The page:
Thursday, May 04, 2006



Kendrie -- Day 140 OT
Blaine -- One radiation treatment down …. Many to go

As I am fond of telling my girlfriend Renee’, I have never in my life seen two children LESS equipped to be military brats than Kellen and Kendrie. Blaine left Monday for Seattle, and his final vision of our home was of our two youngest children trying to crawl under the garage door, in tears, arms outstretched, for one final hug. They sat at the kitchen window and cried the entire time he was pulling out of the driveway, and have, at some point, cried every day since he left. And they *know* he’s only going to be gone a little over a month. Heaven forbid Blaine is ever deployed for six months to Iraq, or tasked to serve a one-year remote assignment in Turkey or Kuwait ….. the two of them would simply melt into little puddles. How can THESE children be Air Force kids?????

Brayden, on the other hand, is so independent she could be living in her own apartment right now. Blaine calls every afternoon and evening, and if she’s not “too busy”, she’ll agree to talk to him for a moment or two, but only if a commercial is on. That’s not to say she doesn’t miss him, because I know she does. She just doesn’t fall apart on a daily basis like her two younger siblings. Although, she does use it to full advantage whenever she is angry with me …. Tossing out the “Dad is so much nicer than you --- I wish HE were here!” comments when I make her do some despicable chore like brush her teeth or put on clean underwear. Of course, Blaine assures me that she does the same thing, in reverse, when *I* am the one who is gone, so I don’t take it too personally.

However, when Kellen and Kendrie aren’t busy weeping about how much they miss their father, they do have some pretty clever ideas for dealing with his absence. Apparently the first night he was gone, they decided we needed some added protection around the house. I guess they didn’t feel as safe with their dad not here. Out of courtesy, I elected not to tell them that *I* am the one who wakes during the night and comes to check on them …. their father sleeping the sleep of the dead, oblivious to all the bumps and noises in the night.

Kristie: “Blaine, wake up! What was that noise?”
Blaine, mumbling: “It’s the ice maker dropping a load of ice. Roll over and go back to sleep”
Kristie, more urgently: “No, I don’t think that was it! I really think I heard something!”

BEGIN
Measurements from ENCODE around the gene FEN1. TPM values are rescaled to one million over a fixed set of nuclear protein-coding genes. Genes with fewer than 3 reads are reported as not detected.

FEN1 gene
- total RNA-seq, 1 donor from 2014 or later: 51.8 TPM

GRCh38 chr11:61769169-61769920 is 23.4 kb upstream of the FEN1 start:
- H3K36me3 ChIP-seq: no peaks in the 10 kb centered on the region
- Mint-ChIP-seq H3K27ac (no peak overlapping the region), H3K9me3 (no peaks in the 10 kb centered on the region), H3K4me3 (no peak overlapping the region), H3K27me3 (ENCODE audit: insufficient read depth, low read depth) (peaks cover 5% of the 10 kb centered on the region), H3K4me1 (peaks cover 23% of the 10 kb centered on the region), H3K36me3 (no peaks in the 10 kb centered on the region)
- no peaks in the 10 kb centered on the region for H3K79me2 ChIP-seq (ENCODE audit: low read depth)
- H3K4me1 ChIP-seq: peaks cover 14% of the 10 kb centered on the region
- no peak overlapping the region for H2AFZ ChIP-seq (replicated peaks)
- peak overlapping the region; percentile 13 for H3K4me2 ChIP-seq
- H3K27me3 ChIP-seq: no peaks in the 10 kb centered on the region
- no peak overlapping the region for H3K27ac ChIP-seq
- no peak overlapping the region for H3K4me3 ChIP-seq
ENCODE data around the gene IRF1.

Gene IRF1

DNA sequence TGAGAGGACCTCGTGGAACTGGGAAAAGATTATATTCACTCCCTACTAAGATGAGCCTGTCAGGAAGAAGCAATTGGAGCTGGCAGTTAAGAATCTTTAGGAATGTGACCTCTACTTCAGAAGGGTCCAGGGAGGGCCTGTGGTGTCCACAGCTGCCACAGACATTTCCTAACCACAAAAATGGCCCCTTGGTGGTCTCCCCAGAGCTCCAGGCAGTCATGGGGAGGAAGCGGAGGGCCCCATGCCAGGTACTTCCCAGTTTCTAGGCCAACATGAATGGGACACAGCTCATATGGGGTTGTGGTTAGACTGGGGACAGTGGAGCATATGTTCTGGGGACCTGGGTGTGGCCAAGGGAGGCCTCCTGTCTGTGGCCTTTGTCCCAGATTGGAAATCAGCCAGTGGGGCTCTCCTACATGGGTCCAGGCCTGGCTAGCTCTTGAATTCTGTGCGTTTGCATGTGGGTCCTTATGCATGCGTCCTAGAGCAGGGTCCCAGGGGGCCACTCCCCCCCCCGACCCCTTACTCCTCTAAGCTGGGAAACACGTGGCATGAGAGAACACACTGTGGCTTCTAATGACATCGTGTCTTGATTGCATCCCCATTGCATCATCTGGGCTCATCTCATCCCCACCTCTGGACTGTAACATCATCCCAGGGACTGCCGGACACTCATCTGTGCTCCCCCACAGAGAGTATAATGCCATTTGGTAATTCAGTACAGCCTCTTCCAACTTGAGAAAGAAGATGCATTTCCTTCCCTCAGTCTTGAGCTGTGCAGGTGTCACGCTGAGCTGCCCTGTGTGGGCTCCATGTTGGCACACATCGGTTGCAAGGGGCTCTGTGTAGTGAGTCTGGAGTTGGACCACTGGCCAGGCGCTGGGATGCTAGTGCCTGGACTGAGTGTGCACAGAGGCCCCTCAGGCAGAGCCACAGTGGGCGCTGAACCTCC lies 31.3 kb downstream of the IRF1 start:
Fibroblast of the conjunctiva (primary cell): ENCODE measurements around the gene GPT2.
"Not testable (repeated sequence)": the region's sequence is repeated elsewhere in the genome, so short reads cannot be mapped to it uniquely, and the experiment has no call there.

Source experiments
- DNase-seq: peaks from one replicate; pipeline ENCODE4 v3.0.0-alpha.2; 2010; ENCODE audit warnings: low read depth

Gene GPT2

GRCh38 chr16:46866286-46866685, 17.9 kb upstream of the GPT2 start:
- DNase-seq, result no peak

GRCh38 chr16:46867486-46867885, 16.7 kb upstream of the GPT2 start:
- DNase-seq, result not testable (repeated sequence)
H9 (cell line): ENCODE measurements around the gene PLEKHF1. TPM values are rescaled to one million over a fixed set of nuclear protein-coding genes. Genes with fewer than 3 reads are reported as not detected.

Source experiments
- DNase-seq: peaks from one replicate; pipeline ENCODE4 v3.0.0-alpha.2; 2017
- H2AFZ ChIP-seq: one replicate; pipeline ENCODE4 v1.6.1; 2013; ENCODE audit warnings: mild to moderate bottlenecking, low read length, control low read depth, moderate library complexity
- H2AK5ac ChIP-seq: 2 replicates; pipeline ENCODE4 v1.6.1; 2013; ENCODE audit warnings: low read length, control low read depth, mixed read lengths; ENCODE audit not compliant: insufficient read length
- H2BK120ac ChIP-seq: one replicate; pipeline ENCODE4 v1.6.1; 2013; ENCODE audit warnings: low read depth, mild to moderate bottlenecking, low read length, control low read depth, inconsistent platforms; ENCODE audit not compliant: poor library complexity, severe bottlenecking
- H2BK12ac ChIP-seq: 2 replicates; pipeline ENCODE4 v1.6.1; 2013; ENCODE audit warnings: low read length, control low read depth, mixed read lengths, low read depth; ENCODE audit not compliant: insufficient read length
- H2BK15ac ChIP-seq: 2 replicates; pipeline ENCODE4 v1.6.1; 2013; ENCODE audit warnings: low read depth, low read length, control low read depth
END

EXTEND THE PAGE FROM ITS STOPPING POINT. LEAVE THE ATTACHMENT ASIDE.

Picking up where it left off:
Blaine: “What you heard are the voices in your head. Now for the love of Pete, shut up and go back to sleep”

And who gets up and walks through the house, double-checking the locks and windows, risking death and dismemberment at the hands of the roving band of axe-murderers who have just broken into our home? ME.

Like I said, although I have no idea where the younger two get this crazy paranoia, they apparently felt we needed some added protection, so they devised a fool-proof anti-burglary system in our hallway:

Stuffed animals, army trucks, and motorcycles, ready to spring to life and defend our home from invasion. When I asked exactly “how” these things would protect us, Kellen simply replied, “They’ll protect us if strangers try to come in the house.” Um, ok. I especially like the Camp Sunshine mascot cow tucked into the tank and am confident that a thief would also find it terrifying and flee in the night.

Something else I should point out to the kids is that there is no way anyone would break into our home because:

a) We don’t have anything worth stealing, and

b) Better than our motion sensor lights, our alarm system, our prickly bushes under the windows, our locked doors, and a mother who sleeps with the cordless phone next to her bed, 911 on speed dial, we have this: the Mount Everest of home protection, the safety and security that comes only with top of the line defense systems …. The fortification of the canine world:

Lager. Our deaf, old, arthritic dog, who stays in this position ninety percent of the day and night, getting up only long enough to eat and move to another spot on the carpet. Really … who *wouldn’t* feel perfectly safe and secure with this ferocious beast around, safeguarding your family?

On second thought, maybe the cow in the tank is a better bet.

PS. A MOST sincere Thank YOU to the people who responded to my request in the last post for hook ups with people who have radiation experience. I was pleased to receive several responses and have been able to ask questions of quite a few people. Also, I’m a little embarrassed to admit there was an online support group (right in front of my FACE!) that I overlooked, which someone was kind enough to direct me to. So hopefully between the people who have been nice enough to e-mail me personally, and the people on the support list, we’ll be getting a better idea of what Blaine is in for with these radiation treatments.

He started this week and things seem to be going ok so far, although he admitted yesterday that having his head bolted to the table in the Jason-mask is a little disconcerting. (His actual words were, “I had no idea I was claustrophobic, but this sucks!”) I reminded him of all the young cancer patients who have the same thing done and have to be sedated because they are only children …. And gave him a gentle reminder that perhaps he should be grateful that although it sucks, he *is* an adult and at least in better control of the situation. He agreed, and thanked me for always being right and wise and smarter and all-knowing.

(OK, so that last part isn’t true, but you know what I mean. He SHOULD have thanked me for all that, because I totally AM!)

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